ELRIC Ink!

Wow! Fan-designed Elric of Melniboné Tattoo Sleeve!

Wow! Fan-designed Elric of Melniboné Tattoo Sleeve!

I love when fans create cosplay based on my artwork — and even better? When they’re tattooing themselves with my art! 🙂

Of course, what’s on this guy’s arm is not exactly my art. It’s an adaptation of it, interpreted by a tattoo artist. You can also see a tribute to Michael Whelan‘s legendary Stormbringer cover art, in this passionate sleeve design.

Hats off to the tattoo owner, who very kindly requested to remain anonymous, but had no problem sharing these photos. And BIG shoutout to the tattoo artist who did the design work — way to go!!!

I’m honored — it’s a real labor of love.

So much good genre TV happening right now. Couple that with the wave of social change that’s happening, and it just feels like the time is right for Michael Moorcock’s Elric of Melniboné to become a pop culture phenomenon. He’ll always be an icon of counterculture for me — and to truly be Elric, he always has to be — but I think the mainstream may finally be ready for him and his sword’s soul-sucking glory. Who’s with me on this?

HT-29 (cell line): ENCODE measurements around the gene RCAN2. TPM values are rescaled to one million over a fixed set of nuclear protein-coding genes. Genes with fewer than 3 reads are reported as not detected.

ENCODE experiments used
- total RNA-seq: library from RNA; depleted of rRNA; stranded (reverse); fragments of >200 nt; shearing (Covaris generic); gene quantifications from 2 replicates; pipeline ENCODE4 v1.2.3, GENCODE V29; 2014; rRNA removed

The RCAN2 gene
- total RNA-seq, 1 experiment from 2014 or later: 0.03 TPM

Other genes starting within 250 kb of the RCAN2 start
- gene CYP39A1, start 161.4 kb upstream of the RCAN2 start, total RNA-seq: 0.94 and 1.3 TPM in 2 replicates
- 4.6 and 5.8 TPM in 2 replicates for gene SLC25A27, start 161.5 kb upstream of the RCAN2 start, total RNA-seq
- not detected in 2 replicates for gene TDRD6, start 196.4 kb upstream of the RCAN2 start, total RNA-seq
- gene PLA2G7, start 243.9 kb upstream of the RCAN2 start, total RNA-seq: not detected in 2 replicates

Here are the artworks that inspired these tattoos:

Cover art by Michael Whelan for Michael Moorcock's STORMBRINGER.

Cover art by Michael Whelan for Michael Moorcock’s STORMBRINGER.

Cover art by John Picacio for Michael Moorcock's ELRIC: SWORDS AND ROSES.

Cover art by John Picacio for Michael Moorcock’s ELRIC: SWORDS AND ROSES.

Cover art by John Picacio for Michael Moorcock's ELRIC: THE SLEEPING SORCERESS.

Cover art by John Picacio for Michael Moorcock’s ELRIC: THE SLEEPING SORCERESS.

Elric art by John Picacio, created for MicroVisions. Original art owned by The Sean Lackey Collection.